Separately, protesters have dispensed mob justice. In a savage attack, demonstrators set on fire a middle-aged man who had argued with them on Monday 11 November.

A brick thrown by demonstrators killed a government cleaning contractor in Sheung Shui on 14 November. The case has been classified as murder, and is under investigation.

Demonstrators have also severely beaten up a number of people who had objected to protesters actions.

Physical attacks on Politicians have continued, with both pro-democracy and establishment figures targeted. Such attacks present a worrying trend ahead of the elections on 24 November.

Hopes for Resolution

Hopes for a resolution currently seem slim. The protestors coordinate their activities through telegram and via social media, a strategy that has proven successful in causing disorder, but does not lend itself to effective centralisation – or to negotiation.

The absence of designated leaders also makes the movement prone to miscalculations, such as the actions at the universities, which caused significant losses amongst their followers, as a consequence of arrests and injuries.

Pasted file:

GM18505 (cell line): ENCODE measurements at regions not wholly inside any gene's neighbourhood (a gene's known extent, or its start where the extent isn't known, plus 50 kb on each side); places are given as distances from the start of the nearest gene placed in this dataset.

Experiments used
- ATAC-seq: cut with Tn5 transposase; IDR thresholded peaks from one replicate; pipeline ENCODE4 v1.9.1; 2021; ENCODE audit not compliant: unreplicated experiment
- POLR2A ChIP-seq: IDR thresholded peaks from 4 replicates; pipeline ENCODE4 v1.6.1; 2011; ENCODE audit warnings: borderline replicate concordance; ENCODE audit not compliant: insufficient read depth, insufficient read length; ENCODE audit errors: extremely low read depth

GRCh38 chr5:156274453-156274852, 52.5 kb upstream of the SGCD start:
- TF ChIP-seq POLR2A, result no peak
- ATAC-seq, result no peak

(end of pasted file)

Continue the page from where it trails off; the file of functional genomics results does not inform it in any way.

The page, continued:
There appears to be an element of direction, if not command and control, making extremely effective use of social media to reinforce the protesters’ message, and to counter any images that they perceive as damaging to their cause.

The movement has been particularly successful in this respect, and, in some cases, has whipped up sometimes hysterical responses to incidents, perceived or genuine. The Hong Kong government appears to have no adequate response to these tactics; and this inadequacy lies at the heart of the government’s failure to win back hearts and minds.

The Hong Kong government has proffered no political solution, showing itself flat footed, unimaginative and disorganised. It has allowed this ugly clash of wills to play out in the streets, and has left the Hong Kong Police struggling with pop-up protests, violence, and vandalism. In response, Police have deployed robust tactics, in turn stoking anger towards them.

The Department of Justice has also failed to put on additional court hearings over weekends, and, consequently, police actions, resulting in large numbers of arrests, are not as effective as they should be; suspects are automatically being given bail. This lack of “joined-up” government undermines any efforts to overcome the crisis.

For its part, the Beijing government appears frustrated with the protesters, but would still probably prefer to avoid direct intervention. Despite Beijing’s comments to the contrary, though, there are indications that the mainland is becoming increasingly concerned about the competence of the Hong Kong government, and whether it can be trusted to deal efficiently with the current situation.